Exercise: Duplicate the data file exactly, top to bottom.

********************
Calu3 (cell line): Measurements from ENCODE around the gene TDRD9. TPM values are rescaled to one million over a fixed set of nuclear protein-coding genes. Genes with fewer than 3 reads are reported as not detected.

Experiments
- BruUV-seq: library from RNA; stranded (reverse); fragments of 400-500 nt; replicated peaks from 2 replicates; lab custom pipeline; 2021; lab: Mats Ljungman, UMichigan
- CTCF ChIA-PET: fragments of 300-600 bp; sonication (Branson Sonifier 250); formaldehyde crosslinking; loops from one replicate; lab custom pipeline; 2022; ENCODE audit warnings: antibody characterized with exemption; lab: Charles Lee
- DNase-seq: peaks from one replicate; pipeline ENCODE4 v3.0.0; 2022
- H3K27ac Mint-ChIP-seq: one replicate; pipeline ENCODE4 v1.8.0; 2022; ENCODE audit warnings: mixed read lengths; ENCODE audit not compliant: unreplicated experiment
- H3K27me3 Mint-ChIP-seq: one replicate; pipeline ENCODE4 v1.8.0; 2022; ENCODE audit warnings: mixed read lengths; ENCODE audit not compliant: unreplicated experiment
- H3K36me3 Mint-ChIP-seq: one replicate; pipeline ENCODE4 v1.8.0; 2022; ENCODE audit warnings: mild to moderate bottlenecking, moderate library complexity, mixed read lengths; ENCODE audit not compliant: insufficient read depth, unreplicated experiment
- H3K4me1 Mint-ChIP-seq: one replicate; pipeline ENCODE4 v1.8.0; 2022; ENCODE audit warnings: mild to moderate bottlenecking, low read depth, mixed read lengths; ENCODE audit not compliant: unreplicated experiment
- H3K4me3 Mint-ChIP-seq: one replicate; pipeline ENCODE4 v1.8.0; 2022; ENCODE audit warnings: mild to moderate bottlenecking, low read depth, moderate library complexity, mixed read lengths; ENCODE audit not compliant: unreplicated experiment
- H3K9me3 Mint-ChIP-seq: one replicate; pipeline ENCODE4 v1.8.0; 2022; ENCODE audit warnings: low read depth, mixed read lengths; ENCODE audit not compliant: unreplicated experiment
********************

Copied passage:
Calu3 (cell line): Measurements from ENCODE around the gene TDRD9. TPM values are rescaled to one million over a fixed set of nuclear protein-coding genes. Genes with fewer than 3 reads are reported as not detected.

Experiments
- BruUV-seq: library from RNA; stranded (reverse); fragments of 400-500 nt; replicated peaks from 2 replicates; lab custom pipeline; 2021; lab: Mats Ljungman, UMichigan
- CTCF ChIA-PET: fragments of 300-600 bp; sonication (Branson Sonifier 250); formaldehyde crosslinking; loops from one replicate; lab custom pipeline; 2022; ENCODE audit warnings: antibody characterized with exemption; lab: Charles Lee
- DNase-seq: peaks from one replicate; pipeline ENCODE4 v3.0.0; 2022
- H3K27ac Mint-ChIP-seq: one replicate; pipeline ENCODE4 v1.8.0; 2022; ENCODE audit warnings: mixed read lengths; ENCODE audit not compliant: unreplicated experiment
- H3K27me3 Mint-ChIP-seq: one replicate; pipeline ENCODE4 v1.8.0; 2022; ENCODE audit warnings: mixed read lengths; ENCODE audit not compliant: unreplicated experiment
- H3K36me3 Mint-ChIP-seq: one replicate; pipeline ENCODE4 v1.8.0; 2022; ENCODE audit warnings: mild to moderate bottlenecking, moderate library complexity, mixed read lengths; ENCODE audit not compliant: insufficient read depth, unreplicated experiment
- H3K4me1 Mint-ChIP-seq: one replicate; pipeline ENCODE4 v1.8.0; 2022; ENCODE audit warnings: mild to moderate bottlenecking, low read depth, mixed read lengths; ENCODE audit not compliant: unreplicated experiment
- H3K4me3 Mint-ChIP-seq: one replicate; pipeline ENCODE4 v1.8.0; 2022; ENCODE audit warnings: mild to moderate bottlenecking, low read depth, moderate library complexity, mixed read lengths; ENCODE audit not compliant: unreplicated experiment
- H3K9me3 Mint-ChIP-seq: one replicate; pipeline ENCODE4 v1.8.0; 2022; ENCODE audit warnings: low read depth, mixed read lengths; ENCODE audit not compliant: unreplicated experiment